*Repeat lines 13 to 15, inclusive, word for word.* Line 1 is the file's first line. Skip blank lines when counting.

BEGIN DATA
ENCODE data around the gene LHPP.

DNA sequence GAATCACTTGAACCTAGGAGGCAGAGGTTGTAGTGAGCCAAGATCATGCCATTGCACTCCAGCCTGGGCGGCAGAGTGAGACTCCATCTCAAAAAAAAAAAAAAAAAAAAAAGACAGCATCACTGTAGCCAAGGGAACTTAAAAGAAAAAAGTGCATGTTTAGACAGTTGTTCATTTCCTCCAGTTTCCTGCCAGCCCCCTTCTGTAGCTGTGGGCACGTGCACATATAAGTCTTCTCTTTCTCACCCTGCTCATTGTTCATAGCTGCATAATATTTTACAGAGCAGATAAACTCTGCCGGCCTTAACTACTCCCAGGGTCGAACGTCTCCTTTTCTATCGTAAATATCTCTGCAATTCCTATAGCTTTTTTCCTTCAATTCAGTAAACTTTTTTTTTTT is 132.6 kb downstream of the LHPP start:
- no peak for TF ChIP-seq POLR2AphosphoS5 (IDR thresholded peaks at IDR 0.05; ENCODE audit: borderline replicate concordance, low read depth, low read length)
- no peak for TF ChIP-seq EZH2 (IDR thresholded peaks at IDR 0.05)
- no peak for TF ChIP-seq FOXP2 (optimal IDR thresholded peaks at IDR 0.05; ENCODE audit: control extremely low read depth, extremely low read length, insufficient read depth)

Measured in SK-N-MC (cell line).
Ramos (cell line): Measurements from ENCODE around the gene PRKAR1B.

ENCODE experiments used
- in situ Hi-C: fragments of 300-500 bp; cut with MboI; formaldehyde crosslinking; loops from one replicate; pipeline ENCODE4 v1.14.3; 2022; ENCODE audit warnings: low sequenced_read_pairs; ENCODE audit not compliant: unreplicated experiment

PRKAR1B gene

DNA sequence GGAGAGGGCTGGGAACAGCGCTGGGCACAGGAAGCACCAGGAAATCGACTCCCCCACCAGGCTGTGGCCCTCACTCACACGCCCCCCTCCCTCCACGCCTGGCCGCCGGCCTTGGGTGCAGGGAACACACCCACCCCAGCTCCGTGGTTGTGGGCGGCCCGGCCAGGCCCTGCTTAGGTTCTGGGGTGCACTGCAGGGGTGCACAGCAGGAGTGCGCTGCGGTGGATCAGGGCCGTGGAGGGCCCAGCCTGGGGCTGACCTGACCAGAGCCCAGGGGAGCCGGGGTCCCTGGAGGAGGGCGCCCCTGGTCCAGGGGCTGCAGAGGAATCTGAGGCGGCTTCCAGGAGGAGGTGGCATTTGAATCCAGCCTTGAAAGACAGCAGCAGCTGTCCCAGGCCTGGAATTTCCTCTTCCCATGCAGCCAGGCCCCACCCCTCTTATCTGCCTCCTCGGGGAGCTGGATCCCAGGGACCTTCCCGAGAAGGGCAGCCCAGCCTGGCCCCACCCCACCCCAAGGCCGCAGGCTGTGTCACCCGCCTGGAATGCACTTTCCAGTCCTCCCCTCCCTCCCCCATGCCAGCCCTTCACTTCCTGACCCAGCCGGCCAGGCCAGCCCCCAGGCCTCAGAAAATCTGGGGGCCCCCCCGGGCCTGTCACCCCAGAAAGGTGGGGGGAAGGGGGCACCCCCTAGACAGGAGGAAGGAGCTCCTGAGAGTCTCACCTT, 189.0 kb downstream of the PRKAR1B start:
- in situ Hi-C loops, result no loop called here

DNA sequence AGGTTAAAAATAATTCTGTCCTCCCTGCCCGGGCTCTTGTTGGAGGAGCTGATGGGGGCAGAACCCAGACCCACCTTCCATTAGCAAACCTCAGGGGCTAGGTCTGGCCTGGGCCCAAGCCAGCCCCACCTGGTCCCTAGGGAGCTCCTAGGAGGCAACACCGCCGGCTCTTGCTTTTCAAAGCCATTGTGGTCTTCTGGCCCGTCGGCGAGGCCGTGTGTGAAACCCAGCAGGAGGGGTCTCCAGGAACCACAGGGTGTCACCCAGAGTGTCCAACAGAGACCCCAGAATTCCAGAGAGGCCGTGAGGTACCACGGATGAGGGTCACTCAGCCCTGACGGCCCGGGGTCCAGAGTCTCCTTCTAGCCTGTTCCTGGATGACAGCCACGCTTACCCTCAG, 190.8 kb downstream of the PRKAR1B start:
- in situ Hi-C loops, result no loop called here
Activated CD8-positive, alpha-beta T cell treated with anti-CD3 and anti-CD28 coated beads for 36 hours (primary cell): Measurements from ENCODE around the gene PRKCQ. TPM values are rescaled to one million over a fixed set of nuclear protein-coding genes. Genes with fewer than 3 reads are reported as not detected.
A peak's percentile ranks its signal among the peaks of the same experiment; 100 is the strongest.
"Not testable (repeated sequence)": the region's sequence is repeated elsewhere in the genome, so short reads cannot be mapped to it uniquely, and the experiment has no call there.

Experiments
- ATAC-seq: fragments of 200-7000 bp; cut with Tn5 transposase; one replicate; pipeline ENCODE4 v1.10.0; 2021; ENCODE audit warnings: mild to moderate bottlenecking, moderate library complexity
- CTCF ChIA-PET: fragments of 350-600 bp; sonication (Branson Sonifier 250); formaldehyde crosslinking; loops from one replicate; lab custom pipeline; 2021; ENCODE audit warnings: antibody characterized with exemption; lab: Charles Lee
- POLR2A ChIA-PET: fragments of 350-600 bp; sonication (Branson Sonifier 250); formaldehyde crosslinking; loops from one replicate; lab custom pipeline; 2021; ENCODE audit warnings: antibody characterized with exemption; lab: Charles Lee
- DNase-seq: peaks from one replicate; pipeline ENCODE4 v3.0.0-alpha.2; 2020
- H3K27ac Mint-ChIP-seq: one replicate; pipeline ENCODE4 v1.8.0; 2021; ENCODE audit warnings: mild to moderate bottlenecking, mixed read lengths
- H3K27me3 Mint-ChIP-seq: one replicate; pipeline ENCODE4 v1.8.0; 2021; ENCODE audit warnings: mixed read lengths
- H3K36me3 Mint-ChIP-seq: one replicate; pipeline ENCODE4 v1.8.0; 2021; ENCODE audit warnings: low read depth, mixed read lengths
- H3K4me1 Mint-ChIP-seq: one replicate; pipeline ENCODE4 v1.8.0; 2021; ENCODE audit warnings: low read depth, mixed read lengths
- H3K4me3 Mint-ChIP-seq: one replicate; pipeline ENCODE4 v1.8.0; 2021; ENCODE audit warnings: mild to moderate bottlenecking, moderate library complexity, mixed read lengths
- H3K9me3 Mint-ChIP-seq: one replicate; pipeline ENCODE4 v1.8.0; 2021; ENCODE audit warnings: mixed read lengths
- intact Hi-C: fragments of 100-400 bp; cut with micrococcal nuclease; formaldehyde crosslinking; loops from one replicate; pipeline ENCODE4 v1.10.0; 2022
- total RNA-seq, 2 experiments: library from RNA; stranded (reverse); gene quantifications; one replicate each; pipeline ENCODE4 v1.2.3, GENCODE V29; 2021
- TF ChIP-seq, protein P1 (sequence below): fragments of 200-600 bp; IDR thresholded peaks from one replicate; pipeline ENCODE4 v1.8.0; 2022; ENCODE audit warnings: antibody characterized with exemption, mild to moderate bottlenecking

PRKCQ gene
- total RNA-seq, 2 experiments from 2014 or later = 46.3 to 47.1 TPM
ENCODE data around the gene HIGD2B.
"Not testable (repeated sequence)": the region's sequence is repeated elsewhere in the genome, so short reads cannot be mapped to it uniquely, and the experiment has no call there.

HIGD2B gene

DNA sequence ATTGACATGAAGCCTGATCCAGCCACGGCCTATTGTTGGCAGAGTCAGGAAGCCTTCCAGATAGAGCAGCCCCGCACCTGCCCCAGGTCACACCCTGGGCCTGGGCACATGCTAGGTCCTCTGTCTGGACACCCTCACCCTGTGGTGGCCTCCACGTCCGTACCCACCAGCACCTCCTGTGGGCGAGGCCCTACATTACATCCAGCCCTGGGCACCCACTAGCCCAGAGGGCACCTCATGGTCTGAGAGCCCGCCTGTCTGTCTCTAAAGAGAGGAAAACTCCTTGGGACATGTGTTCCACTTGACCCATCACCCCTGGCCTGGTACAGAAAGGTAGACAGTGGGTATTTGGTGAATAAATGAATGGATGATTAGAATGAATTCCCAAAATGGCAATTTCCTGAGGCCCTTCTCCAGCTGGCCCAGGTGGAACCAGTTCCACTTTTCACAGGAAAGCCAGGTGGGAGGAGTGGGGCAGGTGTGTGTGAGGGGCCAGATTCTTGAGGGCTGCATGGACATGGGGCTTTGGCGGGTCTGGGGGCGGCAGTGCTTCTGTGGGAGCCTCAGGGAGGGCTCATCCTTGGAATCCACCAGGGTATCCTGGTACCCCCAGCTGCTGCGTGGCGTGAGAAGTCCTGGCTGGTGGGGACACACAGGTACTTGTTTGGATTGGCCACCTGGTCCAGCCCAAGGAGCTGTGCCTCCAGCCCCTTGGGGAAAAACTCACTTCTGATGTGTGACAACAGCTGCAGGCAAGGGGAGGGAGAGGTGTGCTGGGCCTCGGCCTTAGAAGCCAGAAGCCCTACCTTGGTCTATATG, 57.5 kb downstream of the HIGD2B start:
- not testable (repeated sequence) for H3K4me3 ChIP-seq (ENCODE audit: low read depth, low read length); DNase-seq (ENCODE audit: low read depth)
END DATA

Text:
DNA sequence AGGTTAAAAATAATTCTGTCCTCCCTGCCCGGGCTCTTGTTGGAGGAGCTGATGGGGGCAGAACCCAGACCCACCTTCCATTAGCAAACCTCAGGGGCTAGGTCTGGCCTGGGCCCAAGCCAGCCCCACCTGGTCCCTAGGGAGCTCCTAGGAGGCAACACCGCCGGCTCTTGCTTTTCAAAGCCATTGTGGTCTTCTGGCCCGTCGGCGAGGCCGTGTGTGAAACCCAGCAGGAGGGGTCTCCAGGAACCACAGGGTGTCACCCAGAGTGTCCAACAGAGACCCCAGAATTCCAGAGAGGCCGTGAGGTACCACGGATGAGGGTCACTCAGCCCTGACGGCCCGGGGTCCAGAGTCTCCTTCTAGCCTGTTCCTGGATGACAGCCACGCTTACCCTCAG, 190.8 kb downstream of the PRKAR1B start:
- in situ Hi-C loops, result no loop called here
Activated CD8-positive, alpha-beta T cell treated with anti-CD3 and anti-CD28 coated beads for 36 hours (primary cell): Measurements from ENCODE around the gene PRKCQ. TPM values are rescaled to one million over a fixed set of nuclear protein-coding genes. Genes with fewer than 3 reads are reported as not detected.